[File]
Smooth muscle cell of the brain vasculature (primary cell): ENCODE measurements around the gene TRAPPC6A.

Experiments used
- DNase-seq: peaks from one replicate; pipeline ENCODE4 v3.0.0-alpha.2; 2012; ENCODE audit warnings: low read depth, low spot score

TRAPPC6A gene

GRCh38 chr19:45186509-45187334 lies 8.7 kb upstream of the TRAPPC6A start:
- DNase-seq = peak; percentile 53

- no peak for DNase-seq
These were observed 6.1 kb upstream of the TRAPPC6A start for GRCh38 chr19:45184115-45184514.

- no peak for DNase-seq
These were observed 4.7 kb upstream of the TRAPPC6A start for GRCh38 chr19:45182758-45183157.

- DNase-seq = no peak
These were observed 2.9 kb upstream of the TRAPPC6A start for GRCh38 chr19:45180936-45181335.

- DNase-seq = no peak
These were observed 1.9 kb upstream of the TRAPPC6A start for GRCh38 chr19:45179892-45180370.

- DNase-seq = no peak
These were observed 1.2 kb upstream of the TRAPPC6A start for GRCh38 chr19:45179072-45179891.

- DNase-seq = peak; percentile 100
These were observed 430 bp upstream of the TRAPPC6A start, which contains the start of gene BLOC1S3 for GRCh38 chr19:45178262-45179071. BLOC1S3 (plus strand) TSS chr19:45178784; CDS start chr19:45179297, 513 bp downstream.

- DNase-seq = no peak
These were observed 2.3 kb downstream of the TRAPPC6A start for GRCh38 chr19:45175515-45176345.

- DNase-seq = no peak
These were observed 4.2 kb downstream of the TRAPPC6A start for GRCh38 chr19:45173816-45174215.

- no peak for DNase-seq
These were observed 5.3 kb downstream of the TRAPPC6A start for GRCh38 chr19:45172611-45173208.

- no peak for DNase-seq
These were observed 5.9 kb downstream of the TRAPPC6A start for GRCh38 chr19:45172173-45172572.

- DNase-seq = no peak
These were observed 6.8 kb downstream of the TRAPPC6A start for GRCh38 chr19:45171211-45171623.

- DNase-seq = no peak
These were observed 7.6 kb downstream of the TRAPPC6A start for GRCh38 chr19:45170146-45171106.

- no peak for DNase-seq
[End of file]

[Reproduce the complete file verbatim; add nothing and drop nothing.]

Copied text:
Smooth muscle cell of the brain vasculature (primary cell): ENCODE measurements around the gene TRAPPC6A.

Experiments used
- DNase-seq: peaks from one replicate; pipeline ENCODE4 v3.0.0-alpha.2; 2012; ENCODE audit warnings: low read depth, low spot score

TRAPPC6A gene

GRCh38 chr19:45186509-45187334 lies 8.7 kb upstream of the TRAPPC6A start:
- DNase-seq = peak; percentile 53

- no peak for DNase-seq
These were observed 6.1 kb upstream of the TRAPPC6A start for GRCh38 chr19:45184115-45184514.

- no peak for DNase-seq
These were observed 4.7 kb upstream of the TRAPPC6A start for GRCh38 chr19:45182758-45183157.

- DNase-seq = no peak
These were observed 2.9 kb upstream of the TRAPPC6A start for GRCh38 chr19:45180936-45181335.

- DNase-seq = no peak
These were observed 1.9 kb upstream of the TRAPPC6A start for GRCh38 chr19:45179892-45180370.

- DNase-seq = no peak
These were observed 1.2 kb upstream of the TRAPPC6A start for GRCh38 chr19:45179072-45179891.

- DNase-seq = peak; percentile 100
These were observed 430 bp upstream of the TRAPPC6A start, which contains the start of gene BLOC1S3 for GRCh38 chr19:45178262-45179071. BLOC1S3 (plus strand) TSS chr19:45178784; CDS start chr19:45179297, 513 bp downstream.

- DNase-seq = no peak
These were observed 2.3 kb downstream of the TRAPPC6A start for GRCh38 chr19:45175515-45176345.

- DNase-seq = no peak
These were observed 4.2 kb downstream of the TRAPPC6A start for GRCh38 chr19:45173816-45174215.

- no peak for DNase-seq
These were observed 5.3 kb downstream of the TRAPPC6A start for GRCh38 chr19:45172611-45173208.

- no peak for DNase-seq
These were observed 5.9 kb downstream of the TRAPPC6A start for GRCh38 chr19:45172173-45172572.

- DNase-seq = no peak
These were observed 6.8 kb downstream of the TRAPPC6A start for GRCh38 chr19:45171211-45171623.

- DNase-seq = no peak
These were observed 7.6 kb downstream of the TRAPPC6A start for GRCh38 chr19:45170146-45171106.

- no peak for DNase-seq